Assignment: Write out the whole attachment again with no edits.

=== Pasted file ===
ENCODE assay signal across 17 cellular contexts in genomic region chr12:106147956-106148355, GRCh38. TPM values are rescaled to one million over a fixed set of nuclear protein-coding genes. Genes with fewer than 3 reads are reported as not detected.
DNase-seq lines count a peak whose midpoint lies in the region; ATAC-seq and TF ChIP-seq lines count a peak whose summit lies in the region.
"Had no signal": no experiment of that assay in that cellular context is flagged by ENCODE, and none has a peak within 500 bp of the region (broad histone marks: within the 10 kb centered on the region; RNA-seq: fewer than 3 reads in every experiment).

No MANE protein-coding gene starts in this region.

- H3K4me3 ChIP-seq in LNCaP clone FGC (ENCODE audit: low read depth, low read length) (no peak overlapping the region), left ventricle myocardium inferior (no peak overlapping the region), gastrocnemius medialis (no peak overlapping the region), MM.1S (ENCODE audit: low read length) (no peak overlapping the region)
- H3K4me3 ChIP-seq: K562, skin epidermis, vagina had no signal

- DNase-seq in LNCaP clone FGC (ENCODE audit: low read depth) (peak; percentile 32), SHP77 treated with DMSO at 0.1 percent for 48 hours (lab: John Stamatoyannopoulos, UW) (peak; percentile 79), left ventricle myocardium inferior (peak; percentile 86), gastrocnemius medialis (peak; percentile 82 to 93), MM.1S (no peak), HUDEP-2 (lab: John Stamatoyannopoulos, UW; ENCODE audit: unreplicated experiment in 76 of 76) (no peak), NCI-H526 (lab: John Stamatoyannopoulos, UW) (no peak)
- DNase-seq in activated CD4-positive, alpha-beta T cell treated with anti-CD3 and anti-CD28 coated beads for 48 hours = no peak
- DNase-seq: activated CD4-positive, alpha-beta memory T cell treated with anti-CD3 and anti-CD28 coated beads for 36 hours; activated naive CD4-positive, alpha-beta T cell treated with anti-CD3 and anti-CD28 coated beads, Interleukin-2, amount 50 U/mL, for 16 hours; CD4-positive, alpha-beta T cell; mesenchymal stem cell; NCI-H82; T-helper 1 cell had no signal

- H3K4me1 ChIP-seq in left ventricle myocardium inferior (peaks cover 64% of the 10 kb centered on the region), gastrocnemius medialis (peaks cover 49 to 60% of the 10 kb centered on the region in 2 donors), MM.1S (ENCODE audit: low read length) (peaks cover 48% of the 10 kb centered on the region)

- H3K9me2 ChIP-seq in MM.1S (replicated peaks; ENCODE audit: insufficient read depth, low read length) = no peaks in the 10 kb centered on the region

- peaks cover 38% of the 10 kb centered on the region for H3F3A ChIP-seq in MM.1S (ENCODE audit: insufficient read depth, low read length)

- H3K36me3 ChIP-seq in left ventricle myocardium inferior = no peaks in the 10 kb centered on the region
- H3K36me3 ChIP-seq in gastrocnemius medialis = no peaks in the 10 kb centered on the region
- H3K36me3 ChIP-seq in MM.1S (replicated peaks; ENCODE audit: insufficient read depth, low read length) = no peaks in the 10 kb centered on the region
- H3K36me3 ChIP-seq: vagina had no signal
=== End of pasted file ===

ENCODE assay signal across 17 cellular contexts in genomic region chr12:106147956-106148355, GRCh38. TPM values are rescaled to one million over a fixed set of nuclear protein-coding genes. Genes with fewer than 3 reads are reported as not detected.
DNase-seq lines count a peak whose midpoint lies in the region; ATAC-seq and TF ChIP-seq lines count a peak whose summit lies in the region.
"Had no signal": no experiment of that assay in that cellular context is flagged by ENCODE, and none has a peak within 500 bp of the region (broad histone marks: within the 10 kb centered on the region; RNA-seq: fewer than 3 reads in every experiment).

No MANE protein-coding gene starts in this region.

- H3K4me3 ChIP-seq in LNCaP clone FGC (ENCODE audit: low read depth, low read length) (no peak overlapping the region), left ventricle myocardium inferior (no peak overlapping the region), gastrocnemius medialis (no peak overlapping the region), MM.1S (ENCODE audit: low read length) (no peak overlapping the region)
- H3K4me3 ChIP-seq: K562, skin epidermis, vagina had no signal

- DNase-seq in LNCaP clone FGC (ENCODE audit: low read depth) (peak; percentile 32), SHP77 treated with DMSO at 0.1 percent for 48 hours (lab: John Stamatoyannopoulos, UW) (peak; percentile 79), left ventricle myocardium inferior (peak; percentile 86), gastrocnemius medialis (peak; percentile 82 to 93), MM.1S (no peak), HUDEP-2 (lab: John Stamatoyannopoulos, UW; ENCODE audit: unreplicated experiment in 76 of 76) (no peak), NCI-H526 (lab: John Stamatoyannopoulos, UW) (no peak)
- DNase-seq in activated CD4-positive, alpha-beta T cell treated with anti-CD3 and anti-CD28 coated beads for 48 hours = no peak
- DNase-seq: activated CD4-positive, alpha-beta memory T cell treated with anti-CD3 and anti-CD28 coated beads for 36 hours; activated naive CD4-positive, alpha-beta T cell treated with anti-CD3 and anti-CD28 coated beads, Interleukin-2, amount 50 U/mL, for 16 hours; CD4-positive, alpha-beta T cell; mesenchymal stem cell; NCI-H82; T-helper 1 cell had no signal

- H3K4me1 ChIP-seq in left ventricle myocardium inferior (peaks cover 64% of the 10 kb centered on the region), gastrocnemius medialis (peaks cover 49 to 60% of the 10 kb centered on the region in 2 donors), MM.1S (ENCODE audit: low read length) (peaks cover 48% of the 10 kb centered on the region)

- H3K9me2 ChIP-seq in MM.1S (replicated peaks; ENCODE audit: insufficient read depth, low read length) = no peaks in the 10 kb centered on the region

- peaks cover 38% of the 10 kb centered on the region for H3F3A ChIP-seq in MM.1S (ENCODE audit: insufficient read depth, low read length)

- H3K36me3 ChIP-seq in left ventricle myocardium inferior = no peaks in the 10 kb centered on the region
- H3K36me3 ChIP-seq in gastrocnemius medialis = no peaks in the 10 kb centered on the region
- H3K36me3 ChIP-seq in MM.1S (replicated peaks; ENCODE audit: insufficient read depth, low read length) = no peaks in the 10 kb centered on the region
- H3K36me3 ChIP-seq: vagina had no signal